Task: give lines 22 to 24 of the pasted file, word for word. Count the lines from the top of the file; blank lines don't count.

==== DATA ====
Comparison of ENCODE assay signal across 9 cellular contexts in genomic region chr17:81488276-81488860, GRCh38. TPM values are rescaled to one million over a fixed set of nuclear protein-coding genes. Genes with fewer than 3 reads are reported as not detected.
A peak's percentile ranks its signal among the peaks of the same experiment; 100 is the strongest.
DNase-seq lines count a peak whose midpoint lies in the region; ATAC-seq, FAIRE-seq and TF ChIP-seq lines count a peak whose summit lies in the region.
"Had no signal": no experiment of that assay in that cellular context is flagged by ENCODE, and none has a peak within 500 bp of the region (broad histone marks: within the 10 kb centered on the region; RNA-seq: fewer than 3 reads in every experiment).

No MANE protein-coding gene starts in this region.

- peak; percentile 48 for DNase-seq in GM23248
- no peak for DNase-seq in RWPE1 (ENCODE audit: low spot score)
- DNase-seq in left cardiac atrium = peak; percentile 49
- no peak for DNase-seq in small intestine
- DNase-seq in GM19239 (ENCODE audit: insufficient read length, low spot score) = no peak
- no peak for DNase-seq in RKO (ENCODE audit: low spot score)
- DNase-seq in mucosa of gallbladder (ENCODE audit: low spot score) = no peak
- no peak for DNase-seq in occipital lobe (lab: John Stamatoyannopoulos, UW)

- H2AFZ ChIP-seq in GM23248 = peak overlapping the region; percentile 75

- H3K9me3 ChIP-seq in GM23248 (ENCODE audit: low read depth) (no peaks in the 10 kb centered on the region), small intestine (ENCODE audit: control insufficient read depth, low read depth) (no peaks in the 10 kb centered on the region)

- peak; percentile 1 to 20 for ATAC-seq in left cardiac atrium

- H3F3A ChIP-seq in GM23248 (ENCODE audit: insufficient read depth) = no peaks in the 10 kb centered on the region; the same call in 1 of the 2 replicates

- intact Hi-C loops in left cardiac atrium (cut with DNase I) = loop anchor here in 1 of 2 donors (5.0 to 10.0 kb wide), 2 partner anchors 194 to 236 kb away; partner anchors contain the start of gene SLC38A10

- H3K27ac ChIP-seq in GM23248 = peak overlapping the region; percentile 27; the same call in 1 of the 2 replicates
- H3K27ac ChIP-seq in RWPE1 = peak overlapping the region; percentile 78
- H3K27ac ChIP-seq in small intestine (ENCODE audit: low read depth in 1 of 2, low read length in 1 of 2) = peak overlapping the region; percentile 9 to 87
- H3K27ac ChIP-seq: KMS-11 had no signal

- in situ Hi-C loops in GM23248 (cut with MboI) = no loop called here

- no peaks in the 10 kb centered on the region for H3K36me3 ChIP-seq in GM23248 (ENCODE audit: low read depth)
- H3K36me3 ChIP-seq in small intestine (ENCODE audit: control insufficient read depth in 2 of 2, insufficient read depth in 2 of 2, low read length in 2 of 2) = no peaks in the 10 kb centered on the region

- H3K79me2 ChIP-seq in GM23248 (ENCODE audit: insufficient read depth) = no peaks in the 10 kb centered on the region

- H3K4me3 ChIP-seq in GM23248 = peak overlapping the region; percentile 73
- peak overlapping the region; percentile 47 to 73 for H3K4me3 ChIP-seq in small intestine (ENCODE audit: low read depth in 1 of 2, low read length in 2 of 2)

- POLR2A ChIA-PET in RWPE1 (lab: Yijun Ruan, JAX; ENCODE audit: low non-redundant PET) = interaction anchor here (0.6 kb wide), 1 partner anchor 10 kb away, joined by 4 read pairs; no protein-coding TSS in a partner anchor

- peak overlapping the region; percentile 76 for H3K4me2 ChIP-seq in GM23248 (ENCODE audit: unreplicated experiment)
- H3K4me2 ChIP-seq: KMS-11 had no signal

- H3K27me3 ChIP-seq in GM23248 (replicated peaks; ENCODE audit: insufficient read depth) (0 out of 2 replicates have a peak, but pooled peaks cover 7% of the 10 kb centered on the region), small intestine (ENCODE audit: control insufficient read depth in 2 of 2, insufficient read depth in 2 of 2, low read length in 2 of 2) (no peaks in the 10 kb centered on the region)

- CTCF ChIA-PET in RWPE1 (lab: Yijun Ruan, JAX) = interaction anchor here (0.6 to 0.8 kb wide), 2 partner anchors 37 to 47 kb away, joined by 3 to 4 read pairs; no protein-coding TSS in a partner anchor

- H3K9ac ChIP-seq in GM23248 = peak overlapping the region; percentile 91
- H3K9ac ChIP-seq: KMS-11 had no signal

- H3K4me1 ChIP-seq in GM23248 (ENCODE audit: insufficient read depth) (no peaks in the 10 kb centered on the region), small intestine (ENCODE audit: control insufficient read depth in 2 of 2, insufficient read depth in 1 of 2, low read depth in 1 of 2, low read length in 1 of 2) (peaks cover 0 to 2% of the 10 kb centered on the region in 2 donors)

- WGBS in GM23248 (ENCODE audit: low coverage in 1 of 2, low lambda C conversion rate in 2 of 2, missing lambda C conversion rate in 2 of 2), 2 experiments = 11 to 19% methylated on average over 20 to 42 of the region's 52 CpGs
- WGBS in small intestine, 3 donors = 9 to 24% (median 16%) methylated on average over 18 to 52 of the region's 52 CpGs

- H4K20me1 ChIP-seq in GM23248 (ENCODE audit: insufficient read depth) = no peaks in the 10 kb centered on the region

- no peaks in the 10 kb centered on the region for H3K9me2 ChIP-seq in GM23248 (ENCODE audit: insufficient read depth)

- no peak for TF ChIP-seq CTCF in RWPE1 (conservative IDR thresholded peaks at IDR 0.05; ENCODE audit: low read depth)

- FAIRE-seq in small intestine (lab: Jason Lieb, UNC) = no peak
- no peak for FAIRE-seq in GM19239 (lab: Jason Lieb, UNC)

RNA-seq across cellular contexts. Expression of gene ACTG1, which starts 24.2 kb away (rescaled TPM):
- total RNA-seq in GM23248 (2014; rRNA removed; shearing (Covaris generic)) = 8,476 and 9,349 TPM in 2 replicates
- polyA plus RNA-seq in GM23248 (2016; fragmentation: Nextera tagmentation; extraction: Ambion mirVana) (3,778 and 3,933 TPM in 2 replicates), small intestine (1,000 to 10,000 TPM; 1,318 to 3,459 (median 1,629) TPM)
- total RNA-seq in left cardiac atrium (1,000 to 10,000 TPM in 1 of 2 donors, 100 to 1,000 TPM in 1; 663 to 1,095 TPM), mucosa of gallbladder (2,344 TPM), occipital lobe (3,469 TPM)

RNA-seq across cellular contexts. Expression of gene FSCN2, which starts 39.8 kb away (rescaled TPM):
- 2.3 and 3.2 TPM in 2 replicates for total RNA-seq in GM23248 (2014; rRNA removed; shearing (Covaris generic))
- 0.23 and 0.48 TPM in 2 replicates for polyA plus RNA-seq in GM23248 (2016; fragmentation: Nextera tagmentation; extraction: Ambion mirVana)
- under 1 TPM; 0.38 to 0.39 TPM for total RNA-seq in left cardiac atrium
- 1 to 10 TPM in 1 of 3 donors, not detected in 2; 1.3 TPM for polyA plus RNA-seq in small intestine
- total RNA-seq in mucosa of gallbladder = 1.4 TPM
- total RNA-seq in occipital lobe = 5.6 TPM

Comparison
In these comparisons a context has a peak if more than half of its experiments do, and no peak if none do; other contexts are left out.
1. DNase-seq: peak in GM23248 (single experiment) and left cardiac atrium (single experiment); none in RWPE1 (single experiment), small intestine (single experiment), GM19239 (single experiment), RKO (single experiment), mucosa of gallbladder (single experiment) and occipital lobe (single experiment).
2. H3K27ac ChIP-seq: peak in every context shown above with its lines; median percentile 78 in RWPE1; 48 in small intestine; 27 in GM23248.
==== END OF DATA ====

- H3K27ac ChIP-seq: KMS-11 had no signal

- in situ Hi-C loops in GM23248 (cut with MboI) = no loop called here

- no peaks in the 10 kb centered on the region for H3K36me3 ChIP-seq in GM23248 (ENCODE audit: low read depth)